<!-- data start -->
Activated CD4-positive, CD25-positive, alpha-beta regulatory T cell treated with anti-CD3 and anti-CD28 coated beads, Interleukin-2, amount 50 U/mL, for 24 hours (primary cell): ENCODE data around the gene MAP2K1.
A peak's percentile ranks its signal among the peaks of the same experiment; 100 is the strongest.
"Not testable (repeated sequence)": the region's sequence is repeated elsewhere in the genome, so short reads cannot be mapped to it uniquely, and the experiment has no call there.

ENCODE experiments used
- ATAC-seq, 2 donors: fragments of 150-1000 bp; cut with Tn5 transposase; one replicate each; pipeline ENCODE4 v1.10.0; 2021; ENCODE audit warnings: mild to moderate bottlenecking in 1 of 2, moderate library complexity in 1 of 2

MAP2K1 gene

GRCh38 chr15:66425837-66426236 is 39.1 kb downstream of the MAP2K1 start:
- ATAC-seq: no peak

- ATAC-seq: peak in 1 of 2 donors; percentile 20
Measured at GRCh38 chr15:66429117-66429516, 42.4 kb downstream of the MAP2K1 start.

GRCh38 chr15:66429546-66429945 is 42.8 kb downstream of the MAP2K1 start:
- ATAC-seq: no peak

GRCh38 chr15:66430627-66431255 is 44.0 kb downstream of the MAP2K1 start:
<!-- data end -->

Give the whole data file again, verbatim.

Activated CD4-positive, CD25-positive, alpha-beta regulatory T cell treated with anti-CD3 and anti-CD28 coated beads, Interleukin-2, amount 50 U/mL, for 24 hours (primary cell): ENCODE data around the gene MAP2K1.
A peak's percentile ranks its signal among the peaks of the same experiment; 100 is the strongest.
"Not testable (repeated sequence)": the region's sequence is repeated elsewhere in the genome, so short reads cannot be mapped to it uniquely, and the experiment has no call there.

ENCODE experiments used
- ATAC-seq, 2 donors: fragments of 150-1000 bp; cut with Tn5 transposase; one replicate each; pipeline ENCODE4 v1.10.0; 2021; ENCODE audit warnings: mild to moderate bottlenecking in 1 of 2, moderate library complexity in 1 of 2

MAP2K1 gene

GRCh38 chr15:66425837-66426236 is 39.1 kb downstream of the MAP2K1 start:
- ATAC-seq: no peak

- ATAC-seq: peak in 1 of 2 donors; percentile 20
Measured at GRCh38 chr15:66429117-66429516, 42.4 kb downstream of the MAP2K1 start.

GRCh38 chr15:66429546-66429945 is 42.8 kb downstream of the MAP2K1 start:
- ATAC-seq: no peak

GRCh38 chr15:66430627-66431255 is 44.0 kb downstream of the MAP2K1 start: